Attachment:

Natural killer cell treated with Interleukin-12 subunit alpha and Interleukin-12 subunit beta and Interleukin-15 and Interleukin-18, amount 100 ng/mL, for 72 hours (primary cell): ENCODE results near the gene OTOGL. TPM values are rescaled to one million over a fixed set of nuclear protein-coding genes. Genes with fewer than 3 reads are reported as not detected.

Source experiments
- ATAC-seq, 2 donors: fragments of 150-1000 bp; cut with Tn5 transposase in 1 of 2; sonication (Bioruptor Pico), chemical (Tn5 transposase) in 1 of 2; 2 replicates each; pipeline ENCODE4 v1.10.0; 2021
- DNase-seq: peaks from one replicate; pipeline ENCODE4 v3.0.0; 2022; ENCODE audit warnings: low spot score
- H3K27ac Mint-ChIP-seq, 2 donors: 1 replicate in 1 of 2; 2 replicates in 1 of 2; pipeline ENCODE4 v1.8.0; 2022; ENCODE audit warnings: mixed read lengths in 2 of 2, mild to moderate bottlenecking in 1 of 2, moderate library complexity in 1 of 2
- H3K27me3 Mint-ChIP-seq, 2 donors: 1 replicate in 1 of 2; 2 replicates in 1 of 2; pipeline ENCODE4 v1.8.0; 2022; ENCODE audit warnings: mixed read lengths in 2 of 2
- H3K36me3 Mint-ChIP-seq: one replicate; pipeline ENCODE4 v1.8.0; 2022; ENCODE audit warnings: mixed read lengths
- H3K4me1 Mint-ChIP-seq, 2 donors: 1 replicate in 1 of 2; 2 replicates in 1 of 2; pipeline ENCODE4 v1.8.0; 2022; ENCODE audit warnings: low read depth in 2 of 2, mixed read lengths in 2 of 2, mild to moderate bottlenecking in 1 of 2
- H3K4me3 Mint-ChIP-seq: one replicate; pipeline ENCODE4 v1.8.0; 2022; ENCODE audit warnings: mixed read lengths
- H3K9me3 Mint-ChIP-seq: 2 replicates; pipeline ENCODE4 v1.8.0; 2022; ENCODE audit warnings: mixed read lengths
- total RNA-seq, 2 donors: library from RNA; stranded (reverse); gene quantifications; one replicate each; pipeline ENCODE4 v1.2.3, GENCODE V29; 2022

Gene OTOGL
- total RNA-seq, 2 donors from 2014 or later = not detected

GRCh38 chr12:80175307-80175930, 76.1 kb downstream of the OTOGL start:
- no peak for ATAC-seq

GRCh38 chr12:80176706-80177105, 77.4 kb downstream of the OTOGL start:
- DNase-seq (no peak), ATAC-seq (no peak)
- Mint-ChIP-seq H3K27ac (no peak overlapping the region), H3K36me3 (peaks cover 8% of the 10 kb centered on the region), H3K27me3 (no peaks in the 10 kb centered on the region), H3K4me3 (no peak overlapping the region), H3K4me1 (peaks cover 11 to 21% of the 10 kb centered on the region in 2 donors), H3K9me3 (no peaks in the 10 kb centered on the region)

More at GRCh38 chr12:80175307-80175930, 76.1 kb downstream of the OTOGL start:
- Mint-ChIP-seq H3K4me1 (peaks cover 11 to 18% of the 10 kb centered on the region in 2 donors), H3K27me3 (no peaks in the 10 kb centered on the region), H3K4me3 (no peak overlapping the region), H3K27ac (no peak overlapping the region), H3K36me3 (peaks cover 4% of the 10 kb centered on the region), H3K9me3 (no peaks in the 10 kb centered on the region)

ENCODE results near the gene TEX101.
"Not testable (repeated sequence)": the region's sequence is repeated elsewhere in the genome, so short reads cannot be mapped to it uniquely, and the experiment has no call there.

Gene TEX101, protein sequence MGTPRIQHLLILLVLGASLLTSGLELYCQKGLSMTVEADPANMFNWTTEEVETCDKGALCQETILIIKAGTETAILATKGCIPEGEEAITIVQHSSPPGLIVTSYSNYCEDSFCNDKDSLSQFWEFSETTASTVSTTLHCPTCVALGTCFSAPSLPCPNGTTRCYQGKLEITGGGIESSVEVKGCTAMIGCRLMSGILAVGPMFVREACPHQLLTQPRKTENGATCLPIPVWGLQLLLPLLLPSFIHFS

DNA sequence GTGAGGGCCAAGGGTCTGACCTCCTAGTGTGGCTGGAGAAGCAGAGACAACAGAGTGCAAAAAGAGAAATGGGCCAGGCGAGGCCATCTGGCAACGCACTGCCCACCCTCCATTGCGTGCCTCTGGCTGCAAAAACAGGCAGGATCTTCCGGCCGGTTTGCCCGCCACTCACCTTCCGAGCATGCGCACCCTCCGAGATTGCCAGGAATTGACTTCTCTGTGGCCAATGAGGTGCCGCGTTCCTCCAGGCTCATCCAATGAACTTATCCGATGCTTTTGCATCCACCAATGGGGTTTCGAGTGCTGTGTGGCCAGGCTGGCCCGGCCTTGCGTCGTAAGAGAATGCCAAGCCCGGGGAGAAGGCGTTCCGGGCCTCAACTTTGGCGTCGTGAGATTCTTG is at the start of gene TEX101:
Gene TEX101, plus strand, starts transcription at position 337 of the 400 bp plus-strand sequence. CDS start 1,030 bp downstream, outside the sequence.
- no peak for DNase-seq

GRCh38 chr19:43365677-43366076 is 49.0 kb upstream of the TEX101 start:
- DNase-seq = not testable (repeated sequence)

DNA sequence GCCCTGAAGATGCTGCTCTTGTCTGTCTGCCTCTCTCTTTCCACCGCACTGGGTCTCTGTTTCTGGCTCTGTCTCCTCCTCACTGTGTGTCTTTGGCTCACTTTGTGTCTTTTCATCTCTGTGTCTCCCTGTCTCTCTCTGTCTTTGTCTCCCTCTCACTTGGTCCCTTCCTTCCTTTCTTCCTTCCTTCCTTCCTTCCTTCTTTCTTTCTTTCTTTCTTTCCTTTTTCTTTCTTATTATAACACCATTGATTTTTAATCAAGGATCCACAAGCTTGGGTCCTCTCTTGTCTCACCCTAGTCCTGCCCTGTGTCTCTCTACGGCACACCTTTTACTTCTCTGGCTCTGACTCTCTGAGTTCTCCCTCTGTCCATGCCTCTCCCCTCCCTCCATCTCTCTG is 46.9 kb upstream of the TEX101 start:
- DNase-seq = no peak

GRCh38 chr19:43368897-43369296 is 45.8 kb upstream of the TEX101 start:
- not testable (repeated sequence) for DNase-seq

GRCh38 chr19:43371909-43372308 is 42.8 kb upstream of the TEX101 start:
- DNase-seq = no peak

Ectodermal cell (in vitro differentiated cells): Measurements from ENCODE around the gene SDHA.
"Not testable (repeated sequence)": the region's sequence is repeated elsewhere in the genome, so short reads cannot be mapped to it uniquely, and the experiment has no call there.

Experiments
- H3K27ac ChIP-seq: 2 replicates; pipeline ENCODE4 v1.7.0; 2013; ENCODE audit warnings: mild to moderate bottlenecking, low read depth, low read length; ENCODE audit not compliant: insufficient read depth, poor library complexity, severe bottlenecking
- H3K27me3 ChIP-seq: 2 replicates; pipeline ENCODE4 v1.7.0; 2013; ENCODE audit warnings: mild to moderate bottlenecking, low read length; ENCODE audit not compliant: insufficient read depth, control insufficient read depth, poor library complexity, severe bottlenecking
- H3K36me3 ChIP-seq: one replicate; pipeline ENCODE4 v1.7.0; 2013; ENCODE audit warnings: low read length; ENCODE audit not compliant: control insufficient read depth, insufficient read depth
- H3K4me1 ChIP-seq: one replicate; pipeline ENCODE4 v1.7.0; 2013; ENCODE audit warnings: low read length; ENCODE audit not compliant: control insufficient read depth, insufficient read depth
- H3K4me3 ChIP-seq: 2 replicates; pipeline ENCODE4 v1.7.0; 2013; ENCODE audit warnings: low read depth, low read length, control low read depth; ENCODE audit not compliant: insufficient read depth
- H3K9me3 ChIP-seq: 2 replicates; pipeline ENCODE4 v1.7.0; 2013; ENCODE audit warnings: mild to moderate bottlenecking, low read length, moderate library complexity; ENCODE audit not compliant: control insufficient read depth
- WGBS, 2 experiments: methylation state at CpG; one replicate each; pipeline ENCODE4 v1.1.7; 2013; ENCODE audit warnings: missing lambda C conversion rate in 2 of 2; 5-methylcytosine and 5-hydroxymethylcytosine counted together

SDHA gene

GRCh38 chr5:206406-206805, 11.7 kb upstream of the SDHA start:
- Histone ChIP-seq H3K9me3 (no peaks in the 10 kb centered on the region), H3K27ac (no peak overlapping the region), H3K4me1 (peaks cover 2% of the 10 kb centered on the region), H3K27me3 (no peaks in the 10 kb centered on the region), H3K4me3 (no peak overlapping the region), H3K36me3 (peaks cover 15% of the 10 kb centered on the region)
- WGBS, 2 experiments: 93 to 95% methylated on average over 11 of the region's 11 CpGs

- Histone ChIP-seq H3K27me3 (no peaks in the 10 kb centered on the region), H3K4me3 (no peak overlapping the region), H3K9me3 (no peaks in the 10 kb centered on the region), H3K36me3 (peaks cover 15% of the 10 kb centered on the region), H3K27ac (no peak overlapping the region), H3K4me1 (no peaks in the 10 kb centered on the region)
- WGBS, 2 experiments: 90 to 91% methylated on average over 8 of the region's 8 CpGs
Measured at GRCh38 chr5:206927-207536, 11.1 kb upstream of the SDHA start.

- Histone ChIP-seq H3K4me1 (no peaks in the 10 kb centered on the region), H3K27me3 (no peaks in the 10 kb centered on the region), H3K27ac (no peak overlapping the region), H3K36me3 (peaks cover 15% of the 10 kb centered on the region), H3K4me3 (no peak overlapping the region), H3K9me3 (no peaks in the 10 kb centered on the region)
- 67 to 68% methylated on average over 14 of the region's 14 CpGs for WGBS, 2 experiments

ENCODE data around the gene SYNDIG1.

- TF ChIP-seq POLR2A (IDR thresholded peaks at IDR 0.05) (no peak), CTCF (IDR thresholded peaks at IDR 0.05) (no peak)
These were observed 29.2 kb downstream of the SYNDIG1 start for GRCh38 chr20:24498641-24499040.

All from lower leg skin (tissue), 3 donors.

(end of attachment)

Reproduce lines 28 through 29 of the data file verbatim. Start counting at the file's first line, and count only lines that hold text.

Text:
- DNase-seq = not testable (repeated sequence)

DNA sequence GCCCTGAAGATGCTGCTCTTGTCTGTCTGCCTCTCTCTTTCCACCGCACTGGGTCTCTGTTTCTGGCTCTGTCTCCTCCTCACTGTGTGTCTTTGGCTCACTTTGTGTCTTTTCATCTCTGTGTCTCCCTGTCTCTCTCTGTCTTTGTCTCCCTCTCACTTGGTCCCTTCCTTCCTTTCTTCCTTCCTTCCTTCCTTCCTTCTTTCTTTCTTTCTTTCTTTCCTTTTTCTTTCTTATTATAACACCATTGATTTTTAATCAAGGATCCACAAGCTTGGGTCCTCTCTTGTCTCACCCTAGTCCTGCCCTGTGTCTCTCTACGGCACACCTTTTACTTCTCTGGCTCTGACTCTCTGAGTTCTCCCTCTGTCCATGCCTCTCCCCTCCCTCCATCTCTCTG is 46.9 kb upstream of the TEX101 start: